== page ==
chicago defense lawyerWhether you have heard this type of scheme referred to as “phishing” or not, you are likely familiar with the scheme itself. “Phishing” involves pretending to be someone else in order to gain access to sensitive information. While no specific federal statute criminalizes phishing specifically, phishing is a common precursor to other internet crimes, like identity theft and wire fraud. If you are facing a criminal charge as a result of a phishing scheme, you should make securing strong legal representation your top priority. 

What is Phishing? 

Phishing is when a scammer sends an email or makes a phone call impersonating someone else in an effort to gain access to sensitive information. One common example of a phishing scheme is when someone sends out a mass email pretending to be from a bank and asking recipients to turn over personal information, such as their social security number or account numbers. The phisher then uses that fraudulently obtained information to steal the victim’s identity. 

Corporations are common targets in phishing schemes as well. Criminals attempting to gain access to trade secrets or corporate accounts may impersonate corporate officials, call employees asking for login information, or instruct them to send money. Phishers hope that employees will simply comply with a request they believe is coming from their boss. 

Illionois defense attorney,  Illinois criminal defense lawyerBillions of people use search engines such as Google every day to look up information, videos, local businesses, and more. Most searches conducted are fairly innocent and will not attract the interest of federal authorities, such as the FBI. Unfortunately, there are some search terms that could catch their attention, and that may even leave you facing federal criminal charges. It is important to know what these search terms are, as even just searching for mere interest's sake may not provide a valid defense. Child Pornography Generally speaking, viewing pornography online is not a criminal act. However, when pornographic material depicts children under the age of 18, it is considered child pornography, a federal offense that state and federal law enforcement officials take very seriously. Searching for child pornography, even if you do not view it, may also be considered a crime as those searches will remain in your history and could technically mean that you were in possession of the material. In some cases, a person may view pornographic material depicting children by accident. Still, proving your actions were accidental is extremely challenging. Other Illegal Searches Although child pornography may be the most commonly thought of search that is illegal, there are other terms that are considered illegal as well. Any term related to terrorist acts, such as how to build a bomb, are also flagged by federal authorities and are heavily investigated. Agencies such as the FBI will likely look at the rest of your search history to try and determine if you were engaging in illegal activity. Copyright material is also found extensively online. In fact, most of the content online is protected by federal law. Streaming this material or downloading it to your computer is also considered a criminal offense, as it violates federal law. Penalties for Illegal Searches The penalties for conducting an illegal search, if convicted, will vary depending on the actual offense committed. Child pornography and searches related to terrorism acts carry the heaviest sentences, with jail time and high fines likely possibilities. Many people think that violating copyright law may not be a major offense, but that crime too, can result in heavy penalties. Fines associated with violating copyright law are quite steep, and it is possible to face jail time, as well. Any time someone is accused of conducting an illegal search, their computer will likely be seized so law enforcement can delve deeper into their history. Individuals will also be questioned extensively, and perhaps even pressured or coerced into admitting that they committed an act when they did no such thing. Our Chicago Federal Criminal Defense Lawyer is Here to Help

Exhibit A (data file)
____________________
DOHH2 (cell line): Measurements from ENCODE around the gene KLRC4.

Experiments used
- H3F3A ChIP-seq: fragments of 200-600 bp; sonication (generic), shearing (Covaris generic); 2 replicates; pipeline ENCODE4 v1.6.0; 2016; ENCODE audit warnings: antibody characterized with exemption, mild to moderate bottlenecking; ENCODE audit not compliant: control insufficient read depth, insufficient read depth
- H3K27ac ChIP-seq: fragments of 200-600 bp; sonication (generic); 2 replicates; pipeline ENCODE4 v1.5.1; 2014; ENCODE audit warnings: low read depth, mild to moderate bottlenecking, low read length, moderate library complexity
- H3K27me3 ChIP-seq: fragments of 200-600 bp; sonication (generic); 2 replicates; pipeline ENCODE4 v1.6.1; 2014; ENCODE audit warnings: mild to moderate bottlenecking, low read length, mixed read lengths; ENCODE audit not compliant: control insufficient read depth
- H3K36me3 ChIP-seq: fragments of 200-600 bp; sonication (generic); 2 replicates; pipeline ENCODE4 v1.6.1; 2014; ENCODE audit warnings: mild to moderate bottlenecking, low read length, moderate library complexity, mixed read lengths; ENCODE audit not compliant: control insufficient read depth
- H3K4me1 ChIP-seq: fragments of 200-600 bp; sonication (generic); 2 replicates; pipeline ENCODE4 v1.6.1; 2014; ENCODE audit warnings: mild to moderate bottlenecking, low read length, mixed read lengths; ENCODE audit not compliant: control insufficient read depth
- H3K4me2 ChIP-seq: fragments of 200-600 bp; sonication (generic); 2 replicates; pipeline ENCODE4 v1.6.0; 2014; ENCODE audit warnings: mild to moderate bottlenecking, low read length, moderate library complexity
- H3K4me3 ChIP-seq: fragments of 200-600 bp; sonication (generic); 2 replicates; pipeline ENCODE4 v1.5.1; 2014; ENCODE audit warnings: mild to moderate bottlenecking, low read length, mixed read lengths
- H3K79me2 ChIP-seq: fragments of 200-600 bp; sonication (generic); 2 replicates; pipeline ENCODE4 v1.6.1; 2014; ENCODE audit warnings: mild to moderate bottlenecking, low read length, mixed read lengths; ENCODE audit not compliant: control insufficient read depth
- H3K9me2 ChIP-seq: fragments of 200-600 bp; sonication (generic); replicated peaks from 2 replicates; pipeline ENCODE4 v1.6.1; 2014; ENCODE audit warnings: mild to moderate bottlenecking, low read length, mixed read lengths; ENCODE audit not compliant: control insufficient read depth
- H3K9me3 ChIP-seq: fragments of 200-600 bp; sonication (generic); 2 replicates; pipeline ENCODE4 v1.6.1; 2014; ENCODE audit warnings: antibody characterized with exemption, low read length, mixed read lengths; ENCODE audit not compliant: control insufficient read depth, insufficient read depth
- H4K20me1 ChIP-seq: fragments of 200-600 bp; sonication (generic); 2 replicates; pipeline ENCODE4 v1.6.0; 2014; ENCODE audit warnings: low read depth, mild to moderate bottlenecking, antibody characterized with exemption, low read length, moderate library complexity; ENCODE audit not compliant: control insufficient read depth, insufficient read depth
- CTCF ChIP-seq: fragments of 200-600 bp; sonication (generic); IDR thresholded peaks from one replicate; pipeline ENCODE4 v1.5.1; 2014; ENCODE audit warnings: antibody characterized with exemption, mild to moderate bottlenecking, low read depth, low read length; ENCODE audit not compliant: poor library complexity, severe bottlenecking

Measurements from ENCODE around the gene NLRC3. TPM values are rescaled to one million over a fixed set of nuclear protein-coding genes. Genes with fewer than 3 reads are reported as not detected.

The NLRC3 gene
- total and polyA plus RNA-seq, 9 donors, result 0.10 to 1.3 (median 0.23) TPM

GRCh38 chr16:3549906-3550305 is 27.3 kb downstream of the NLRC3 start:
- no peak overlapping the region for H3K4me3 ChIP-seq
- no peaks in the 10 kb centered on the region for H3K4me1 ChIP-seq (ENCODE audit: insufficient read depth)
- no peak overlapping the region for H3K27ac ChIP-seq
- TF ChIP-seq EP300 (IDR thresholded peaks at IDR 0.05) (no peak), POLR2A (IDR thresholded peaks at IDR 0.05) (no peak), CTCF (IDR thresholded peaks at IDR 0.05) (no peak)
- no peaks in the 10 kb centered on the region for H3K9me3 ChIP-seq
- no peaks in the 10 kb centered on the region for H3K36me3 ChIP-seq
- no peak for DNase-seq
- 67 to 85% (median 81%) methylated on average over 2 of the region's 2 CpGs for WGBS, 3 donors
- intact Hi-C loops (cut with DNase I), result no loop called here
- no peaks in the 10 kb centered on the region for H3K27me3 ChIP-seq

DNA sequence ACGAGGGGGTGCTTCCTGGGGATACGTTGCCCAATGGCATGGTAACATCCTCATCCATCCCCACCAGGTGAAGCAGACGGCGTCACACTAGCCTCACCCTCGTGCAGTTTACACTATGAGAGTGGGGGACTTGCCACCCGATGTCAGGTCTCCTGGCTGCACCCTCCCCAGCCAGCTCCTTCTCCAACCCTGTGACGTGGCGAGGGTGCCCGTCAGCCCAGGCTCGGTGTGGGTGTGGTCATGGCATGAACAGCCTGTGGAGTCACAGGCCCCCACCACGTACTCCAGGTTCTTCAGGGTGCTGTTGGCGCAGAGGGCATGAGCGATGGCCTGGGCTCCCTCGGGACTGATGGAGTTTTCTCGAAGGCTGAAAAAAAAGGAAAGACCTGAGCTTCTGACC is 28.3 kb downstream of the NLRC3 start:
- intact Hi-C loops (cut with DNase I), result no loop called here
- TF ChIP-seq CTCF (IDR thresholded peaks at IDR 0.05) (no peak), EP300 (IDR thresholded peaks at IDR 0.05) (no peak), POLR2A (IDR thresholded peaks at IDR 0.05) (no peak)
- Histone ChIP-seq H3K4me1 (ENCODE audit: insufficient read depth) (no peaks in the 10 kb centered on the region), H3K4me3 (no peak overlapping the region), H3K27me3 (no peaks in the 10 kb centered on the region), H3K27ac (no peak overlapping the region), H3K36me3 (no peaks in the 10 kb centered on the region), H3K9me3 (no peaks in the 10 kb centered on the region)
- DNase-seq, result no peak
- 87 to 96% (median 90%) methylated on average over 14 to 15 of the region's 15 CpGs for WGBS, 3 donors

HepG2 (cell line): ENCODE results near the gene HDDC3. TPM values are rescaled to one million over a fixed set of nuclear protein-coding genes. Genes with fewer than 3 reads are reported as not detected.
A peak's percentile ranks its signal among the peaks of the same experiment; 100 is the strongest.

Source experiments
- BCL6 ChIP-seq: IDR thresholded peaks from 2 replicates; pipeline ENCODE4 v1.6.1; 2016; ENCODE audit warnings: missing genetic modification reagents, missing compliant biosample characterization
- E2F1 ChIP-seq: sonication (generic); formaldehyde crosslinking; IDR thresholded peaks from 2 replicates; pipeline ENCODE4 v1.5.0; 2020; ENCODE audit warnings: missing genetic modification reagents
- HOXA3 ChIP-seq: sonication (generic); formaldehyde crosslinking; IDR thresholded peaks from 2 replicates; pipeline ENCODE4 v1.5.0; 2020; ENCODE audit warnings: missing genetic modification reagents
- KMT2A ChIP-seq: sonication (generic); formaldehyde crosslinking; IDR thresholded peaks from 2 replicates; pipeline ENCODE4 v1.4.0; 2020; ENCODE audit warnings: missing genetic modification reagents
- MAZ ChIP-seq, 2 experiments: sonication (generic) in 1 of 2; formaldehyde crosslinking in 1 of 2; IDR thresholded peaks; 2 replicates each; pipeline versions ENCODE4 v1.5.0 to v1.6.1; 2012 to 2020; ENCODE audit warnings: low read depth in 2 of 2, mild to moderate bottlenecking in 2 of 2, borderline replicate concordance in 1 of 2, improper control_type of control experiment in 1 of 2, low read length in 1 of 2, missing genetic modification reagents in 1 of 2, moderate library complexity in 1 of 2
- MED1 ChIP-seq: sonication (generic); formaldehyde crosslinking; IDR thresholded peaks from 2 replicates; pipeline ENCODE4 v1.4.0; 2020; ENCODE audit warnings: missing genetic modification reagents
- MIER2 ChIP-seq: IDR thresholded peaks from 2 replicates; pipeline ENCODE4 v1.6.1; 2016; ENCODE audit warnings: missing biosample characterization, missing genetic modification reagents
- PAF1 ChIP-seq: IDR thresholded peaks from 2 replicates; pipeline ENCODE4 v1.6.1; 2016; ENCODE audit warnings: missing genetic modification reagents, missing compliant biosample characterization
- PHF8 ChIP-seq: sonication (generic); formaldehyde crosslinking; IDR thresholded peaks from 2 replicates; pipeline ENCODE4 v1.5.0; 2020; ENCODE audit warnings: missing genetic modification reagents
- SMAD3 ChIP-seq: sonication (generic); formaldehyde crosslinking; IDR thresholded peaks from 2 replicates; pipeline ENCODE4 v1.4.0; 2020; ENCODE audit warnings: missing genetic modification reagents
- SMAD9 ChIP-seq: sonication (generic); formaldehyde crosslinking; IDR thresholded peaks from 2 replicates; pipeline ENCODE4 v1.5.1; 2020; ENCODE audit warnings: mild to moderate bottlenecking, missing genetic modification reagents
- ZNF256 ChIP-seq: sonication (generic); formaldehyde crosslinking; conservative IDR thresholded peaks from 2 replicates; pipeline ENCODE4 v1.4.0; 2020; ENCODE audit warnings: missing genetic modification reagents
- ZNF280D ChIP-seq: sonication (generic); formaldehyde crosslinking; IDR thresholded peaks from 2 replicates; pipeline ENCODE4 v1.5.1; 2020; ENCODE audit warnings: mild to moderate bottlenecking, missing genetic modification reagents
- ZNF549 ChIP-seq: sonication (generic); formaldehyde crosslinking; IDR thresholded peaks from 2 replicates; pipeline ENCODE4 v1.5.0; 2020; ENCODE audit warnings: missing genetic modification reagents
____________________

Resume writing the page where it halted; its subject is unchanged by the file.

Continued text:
Few people consider that conducting a search online could result in criminal charges. Unfortunately, it happens all too frequently. If you have been accused of conducting an illegal online search and are facing charges, call our skilled Chicago federal criminal defense lawyer at the Law Offices of Hal M. Garfinkel today. Attorney Garfinkel knows that not everyone charged with a federal crime is guilty, and he has the necessary experience to help defendants beat the most serious federal charges. Call us at 312-629-0669 or contact us online to schedule a free consultation and to learn more about how he can help.